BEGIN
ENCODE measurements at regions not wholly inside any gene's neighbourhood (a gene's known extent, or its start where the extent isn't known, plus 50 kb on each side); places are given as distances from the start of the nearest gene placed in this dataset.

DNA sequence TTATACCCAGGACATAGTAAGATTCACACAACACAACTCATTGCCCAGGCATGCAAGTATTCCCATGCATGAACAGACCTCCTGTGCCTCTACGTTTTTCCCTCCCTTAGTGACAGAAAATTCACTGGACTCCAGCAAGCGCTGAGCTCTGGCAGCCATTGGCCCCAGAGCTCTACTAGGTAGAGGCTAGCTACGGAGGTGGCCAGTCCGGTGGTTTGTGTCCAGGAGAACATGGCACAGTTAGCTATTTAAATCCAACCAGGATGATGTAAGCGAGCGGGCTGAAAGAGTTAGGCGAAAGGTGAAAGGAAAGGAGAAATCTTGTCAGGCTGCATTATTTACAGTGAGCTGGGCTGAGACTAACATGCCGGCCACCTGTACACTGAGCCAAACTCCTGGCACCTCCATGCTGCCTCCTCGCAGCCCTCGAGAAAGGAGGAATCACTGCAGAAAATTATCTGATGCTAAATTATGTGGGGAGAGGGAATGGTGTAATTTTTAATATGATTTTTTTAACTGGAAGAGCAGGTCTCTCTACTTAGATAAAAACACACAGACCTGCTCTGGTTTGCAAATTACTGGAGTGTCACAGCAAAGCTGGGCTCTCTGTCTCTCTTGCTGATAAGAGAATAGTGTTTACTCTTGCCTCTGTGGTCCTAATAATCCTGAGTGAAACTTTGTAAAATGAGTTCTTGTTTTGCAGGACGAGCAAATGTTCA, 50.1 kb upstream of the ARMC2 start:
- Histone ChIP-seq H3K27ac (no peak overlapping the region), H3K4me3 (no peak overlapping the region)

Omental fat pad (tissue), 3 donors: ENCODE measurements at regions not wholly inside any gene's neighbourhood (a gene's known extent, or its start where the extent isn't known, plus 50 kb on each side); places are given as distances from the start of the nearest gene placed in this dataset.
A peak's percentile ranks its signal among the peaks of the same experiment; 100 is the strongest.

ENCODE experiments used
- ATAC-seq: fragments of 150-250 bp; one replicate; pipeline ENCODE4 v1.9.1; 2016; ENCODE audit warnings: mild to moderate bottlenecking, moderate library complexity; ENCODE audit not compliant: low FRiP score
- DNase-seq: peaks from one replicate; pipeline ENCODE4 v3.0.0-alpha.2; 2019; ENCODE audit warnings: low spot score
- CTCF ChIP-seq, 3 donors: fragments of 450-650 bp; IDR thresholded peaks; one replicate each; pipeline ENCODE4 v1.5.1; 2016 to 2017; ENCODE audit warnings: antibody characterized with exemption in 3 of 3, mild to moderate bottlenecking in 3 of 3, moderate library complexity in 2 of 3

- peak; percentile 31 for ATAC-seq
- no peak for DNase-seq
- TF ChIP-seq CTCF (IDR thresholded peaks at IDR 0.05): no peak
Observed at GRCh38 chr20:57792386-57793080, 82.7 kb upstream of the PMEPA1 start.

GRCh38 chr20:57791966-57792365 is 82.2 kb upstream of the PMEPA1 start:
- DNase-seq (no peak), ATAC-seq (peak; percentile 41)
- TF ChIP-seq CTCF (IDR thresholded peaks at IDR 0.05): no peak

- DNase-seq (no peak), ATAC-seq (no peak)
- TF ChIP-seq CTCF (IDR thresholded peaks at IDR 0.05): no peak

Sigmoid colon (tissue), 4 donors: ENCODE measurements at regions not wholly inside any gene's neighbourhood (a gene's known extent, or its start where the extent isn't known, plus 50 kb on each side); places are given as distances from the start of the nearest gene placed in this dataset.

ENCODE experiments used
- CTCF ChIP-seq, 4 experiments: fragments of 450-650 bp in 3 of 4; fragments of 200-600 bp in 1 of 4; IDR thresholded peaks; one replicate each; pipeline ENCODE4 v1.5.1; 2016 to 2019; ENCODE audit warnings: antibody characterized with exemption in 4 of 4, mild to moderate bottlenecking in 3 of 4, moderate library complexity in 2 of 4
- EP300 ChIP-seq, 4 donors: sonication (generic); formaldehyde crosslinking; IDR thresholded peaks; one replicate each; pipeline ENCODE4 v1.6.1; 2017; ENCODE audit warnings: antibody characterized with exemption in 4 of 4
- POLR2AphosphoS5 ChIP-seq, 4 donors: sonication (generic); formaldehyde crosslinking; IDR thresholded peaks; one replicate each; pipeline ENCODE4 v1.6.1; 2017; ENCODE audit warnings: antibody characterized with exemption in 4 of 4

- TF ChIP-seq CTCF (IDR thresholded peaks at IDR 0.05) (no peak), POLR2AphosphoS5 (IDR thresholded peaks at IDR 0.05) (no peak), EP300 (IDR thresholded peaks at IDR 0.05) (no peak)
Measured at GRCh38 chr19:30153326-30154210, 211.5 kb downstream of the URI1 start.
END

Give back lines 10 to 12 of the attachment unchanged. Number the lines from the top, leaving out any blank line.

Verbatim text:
- peak; percentile 31 for ATAC-seq
- no peak for DNase-seq
- TF ChIP-seq CTCF (IDR thresholded peaks at IDR 0.05): no peak